Soulless Hymns

The Last Ten Seconds Of Life

Density Records, 2015

REVIEW BY: Tom Haugen


The genres of metalcore and deathcore are pretty crowded these days, and there's a good possibility that no other category of music has as many bands that are simply unlistenable. From Mansfield, Pennsylvania, The Last Ten Seconds Of Life is undoubtedly one of the best in the business, fueled by riffs, slow motion breakdowns and the guttural vocals of Storm Strope. Sure, to some people this form of abrasive music will always be unlistenable. But for fans of heavy music and those that appreciate strong musicianship, you can't deny the talent present in this band. my_heart_sings_the_harmony_web_ad_alt_250

“As The World Turns Over” starts out the album with nu-metal ideas before plunging into brutal sounds and tortured vocals, which again remind us that The Last Ten Seconds Of Life has clearly carved out their own sound in a very stale version of metal. "The Box" continues the onslaught with massive guitar chugging and soundbites about religion, which, seeing as you're not likely to decipher more than 10% of Strope's lyrics, gives us an indication of the subject matter.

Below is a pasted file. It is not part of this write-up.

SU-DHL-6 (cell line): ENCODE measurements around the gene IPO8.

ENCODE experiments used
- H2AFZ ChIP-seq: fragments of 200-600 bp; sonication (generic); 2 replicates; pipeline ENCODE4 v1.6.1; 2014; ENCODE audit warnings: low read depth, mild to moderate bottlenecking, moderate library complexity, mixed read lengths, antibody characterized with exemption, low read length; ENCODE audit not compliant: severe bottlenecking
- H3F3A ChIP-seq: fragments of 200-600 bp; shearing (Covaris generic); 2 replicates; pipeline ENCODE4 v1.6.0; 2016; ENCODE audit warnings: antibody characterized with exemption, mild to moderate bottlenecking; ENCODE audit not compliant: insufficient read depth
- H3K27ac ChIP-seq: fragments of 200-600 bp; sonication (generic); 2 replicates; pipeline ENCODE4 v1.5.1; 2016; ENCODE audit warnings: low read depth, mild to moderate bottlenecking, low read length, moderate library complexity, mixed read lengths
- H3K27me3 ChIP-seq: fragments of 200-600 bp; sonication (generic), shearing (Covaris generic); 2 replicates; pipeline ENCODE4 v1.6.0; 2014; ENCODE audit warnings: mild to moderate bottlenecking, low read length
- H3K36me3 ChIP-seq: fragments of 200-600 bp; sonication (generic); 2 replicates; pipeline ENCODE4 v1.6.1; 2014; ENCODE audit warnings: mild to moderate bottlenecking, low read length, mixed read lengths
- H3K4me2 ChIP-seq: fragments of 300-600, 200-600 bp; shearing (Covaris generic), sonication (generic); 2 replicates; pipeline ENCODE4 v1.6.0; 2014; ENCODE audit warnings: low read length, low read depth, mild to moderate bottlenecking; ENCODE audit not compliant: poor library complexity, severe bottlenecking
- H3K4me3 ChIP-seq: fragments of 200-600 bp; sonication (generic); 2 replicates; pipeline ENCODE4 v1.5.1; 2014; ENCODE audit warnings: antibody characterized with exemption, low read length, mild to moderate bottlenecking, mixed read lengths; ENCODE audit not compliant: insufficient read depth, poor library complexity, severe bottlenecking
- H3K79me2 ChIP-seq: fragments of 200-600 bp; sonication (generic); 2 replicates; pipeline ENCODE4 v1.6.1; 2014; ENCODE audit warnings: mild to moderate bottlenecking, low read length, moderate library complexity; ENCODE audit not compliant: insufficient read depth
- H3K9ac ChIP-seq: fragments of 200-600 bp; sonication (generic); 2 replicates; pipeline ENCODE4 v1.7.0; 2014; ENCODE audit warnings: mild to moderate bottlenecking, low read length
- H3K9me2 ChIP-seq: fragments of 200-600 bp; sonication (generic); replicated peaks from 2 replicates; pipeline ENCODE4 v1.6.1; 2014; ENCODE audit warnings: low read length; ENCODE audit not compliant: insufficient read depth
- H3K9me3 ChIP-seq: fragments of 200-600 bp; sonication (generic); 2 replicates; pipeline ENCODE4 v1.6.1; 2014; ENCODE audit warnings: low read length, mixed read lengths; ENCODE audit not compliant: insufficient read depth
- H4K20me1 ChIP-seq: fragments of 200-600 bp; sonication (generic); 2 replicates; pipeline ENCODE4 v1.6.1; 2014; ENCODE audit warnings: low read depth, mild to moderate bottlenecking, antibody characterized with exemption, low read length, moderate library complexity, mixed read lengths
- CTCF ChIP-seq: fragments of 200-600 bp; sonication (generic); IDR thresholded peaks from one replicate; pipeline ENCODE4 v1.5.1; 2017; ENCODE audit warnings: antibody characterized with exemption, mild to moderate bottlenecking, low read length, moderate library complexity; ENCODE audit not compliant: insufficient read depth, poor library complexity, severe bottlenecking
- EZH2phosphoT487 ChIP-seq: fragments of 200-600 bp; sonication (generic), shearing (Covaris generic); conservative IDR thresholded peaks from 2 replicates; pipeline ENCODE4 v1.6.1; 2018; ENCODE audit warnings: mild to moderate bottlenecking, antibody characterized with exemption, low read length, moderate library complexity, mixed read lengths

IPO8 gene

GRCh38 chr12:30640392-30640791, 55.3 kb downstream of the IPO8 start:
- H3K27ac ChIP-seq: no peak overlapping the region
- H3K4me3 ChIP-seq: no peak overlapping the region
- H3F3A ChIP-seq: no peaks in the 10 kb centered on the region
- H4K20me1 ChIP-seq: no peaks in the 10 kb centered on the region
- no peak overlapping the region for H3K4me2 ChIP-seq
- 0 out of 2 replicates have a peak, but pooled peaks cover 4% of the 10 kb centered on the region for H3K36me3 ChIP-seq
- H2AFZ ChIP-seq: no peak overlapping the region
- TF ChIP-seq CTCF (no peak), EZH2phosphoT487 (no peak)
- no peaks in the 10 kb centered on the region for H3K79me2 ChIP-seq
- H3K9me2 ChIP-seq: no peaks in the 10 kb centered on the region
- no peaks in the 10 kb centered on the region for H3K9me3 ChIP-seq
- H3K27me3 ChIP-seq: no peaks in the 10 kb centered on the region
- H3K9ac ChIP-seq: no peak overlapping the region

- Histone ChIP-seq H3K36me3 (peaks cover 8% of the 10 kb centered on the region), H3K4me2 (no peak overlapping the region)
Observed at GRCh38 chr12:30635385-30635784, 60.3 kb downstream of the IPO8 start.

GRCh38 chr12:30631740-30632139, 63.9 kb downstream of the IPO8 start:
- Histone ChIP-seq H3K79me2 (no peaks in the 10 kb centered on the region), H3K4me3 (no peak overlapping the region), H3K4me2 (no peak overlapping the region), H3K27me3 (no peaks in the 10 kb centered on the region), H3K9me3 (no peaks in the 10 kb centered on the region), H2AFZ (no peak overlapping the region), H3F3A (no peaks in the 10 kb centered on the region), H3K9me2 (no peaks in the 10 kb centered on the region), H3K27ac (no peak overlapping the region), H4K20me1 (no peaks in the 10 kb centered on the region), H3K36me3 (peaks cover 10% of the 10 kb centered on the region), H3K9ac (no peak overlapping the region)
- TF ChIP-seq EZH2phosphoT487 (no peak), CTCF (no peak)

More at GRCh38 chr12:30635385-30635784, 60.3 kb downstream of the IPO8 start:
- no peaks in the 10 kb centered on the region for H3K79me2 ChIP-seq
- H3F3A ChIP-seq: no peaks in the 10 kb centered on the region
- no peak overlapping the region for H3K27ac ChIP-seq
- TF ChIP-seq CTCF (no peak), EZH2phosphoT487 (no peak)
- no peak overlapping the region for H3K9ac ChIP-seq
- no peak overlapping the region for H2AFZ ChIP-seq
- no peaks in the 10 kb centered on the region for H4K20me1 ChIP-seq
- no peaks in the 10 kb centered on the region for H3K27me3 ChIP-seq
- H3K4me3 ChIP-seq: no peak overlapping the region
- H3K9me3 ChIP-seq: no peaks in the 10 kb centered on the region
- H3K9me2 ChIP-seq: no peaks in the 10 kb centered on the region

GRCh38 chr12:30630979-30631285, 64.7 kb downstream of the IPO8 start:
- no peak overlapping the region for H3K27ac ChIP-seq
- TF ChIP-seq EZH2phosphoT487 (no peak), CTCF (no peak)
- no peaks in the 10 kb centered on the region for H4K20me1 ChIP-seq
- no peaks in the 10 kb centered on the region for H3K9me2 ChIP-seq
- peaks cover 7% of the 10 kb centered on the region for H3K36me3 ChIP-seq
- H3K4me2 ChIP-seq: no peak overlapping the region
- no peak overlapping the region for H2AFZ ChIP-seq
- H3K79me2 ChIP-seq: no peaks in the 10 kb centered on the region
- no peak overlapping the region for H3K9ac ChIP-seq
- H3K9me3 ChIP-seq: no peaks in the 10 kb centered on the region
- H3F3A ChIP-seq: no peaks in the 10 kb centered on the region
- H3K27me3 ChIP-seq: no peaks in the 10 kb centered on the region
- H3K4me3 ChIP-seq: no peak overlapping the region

The band also broaches post-hardcore ideas, particularly on the music of "North Of Corpus" and quick blasts of power on "Pain Is Pleasure," which even interjects some moody atmospheric moments. The song craft is even more evolved with the intricate guitar work on "Changing Forms,” and though the singing is consistently throaty and coarse, "Guillotine Queen" places some whispering before the growling.

While there's little doubt that The Last Ten Seconds Of Life is masters of their trade and capable of writing songs that metal heads will praise for decades to come, their sequencing of tracks seems either clumsy or perhaps subtly strategic. Soulless Hymns places the straightforward tracks toward the beginning. As the album moves toward the halfway point, the lightning quick drumming moves into a sludge-like pace, the tempos slows down, and the unorthodox ideas come into play. This culminates in the near classic rock solo on "Heavy Headed" and the vocal effects of "The Dream Is Dead."

While many metal bands have no problem injecting pop ideas, melodic guitar work, or even sing-a-longs to give their music some accessibility, The Last Ten Seconds Of Life has gone the opposite direction. They're angrier, heavier, and more sinister sounding. This is a listen not designed for the timid ears, but if you embrace ferocious sounds, you won't be disappointed.

Rating: B+

User Rating: Not Yet Rated



© 2015 Tom Haugen and The Daily Vault. All rights reserved. Review or any portion may not be reproduced without written permission. Cover art is the intellectual property of Density Records, and is used for informational purposes only.